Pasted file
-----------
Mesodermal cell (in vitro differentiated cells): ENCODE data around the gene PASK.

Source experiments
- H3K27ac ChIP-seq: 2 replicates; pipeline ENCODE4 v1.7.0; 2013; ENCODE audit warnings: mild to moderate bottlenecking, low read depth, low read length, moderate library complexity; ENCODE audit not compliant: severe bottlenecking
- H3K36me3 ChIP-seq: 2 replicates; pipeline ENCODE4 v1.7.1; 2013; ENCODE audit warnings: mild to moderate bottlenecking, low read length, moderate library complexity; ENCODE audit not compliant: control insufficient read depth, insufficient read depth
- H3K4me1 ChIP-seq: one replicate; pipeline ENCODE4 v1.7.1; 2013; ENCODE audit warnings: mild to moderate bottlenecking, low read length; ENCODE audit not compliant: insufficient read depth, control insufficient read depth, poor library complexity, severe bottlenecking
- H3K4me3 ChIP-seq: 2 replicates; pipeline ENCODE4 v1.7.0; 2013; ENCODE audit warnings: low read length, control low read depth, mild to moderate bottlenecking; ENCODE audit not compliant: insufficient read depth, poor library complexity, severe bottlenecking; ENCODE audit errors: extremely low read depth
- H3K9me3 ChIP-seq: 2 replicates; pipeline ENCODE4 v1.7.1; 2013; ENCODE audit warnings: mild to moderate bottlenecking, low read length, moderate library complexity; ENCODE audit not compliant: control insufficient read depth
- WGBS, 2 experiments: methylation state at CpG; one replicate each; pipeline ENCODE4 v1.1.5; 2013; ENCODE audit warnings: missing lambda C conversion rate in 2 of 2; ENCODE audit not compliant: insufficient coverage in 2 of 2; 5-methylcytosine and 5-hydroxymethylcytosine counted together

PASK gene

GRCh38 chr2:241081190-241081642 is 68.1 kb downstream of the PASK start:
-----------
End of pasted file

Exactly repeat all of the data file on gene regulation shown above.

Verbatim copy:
Mesodermal cell (in vitro differentiated cells): ENCODE data around the gene PASK.

Source experiments
- H3K27ac ChIP-seq: 2 replicates; pipeline ENCODE4 v1.7.0; 2013; ENCODE audit warnings: mild to moderate bottlenecking, low read depth, low read length, moderate library complexity; ENCODE audit not compliant: severe bottlenecking
- H3K36me3 ChIP-seq: 2 replicates; pipeline ENCODE4 v1.7.1; 2013; ENCODE audit warnings: mild to moderate bottlenecking, low read length, moderate library complexity; ENCODE audit not compliant: control insufficient read depth, insufficient read depth
- H3K4me1 ChIP-seq: one replicate; pipeline ENCODE4 v1.7.1; 2013; ENCODE audit warnings: mild to moderate bottlenecking, low read length; ENCODE audit not compliant: insufficient read depth, control insufficient read depth, poor library complexity, severe bottlenecking
- H3K4me3 ChIP-seq: 2 replicates; pipeline ENCODE4 v1.7.0; 2013; ENCODE audit warnings: low read length, control low read depth, mild to moderate bottlenecking; ENCODE audit not compliant: insufficient read depth, poor library complexity, severe bottlenecking; ENCODE audit errors: extremely low read depth
- H3K9me3 ChIP-seq: 2 replicates; pipeline ENCODE4 v1.7.1; 2013; ENCODE audit warnings: mild to moderate bottlenecking, low read length, moderate library complexity; ENCODE audit not compliant: control insufficient read depth
- WGBS, 2 experiments: methylation state at CpG; one replicate each; pipeline ENCODE4 v1.1.5; 2013; ENCODE audit warnings: missing lambda C conversion rate in 2 of 2; ENCODE audit not compliant: insufficient coverage in 2 of 2; 5-methylcytosine and 5-hydroxymethylcytosine counted together

PASK gene

GRCh38 chr2:241081190-241081642 is 68.1 kb downstream of the PASK start: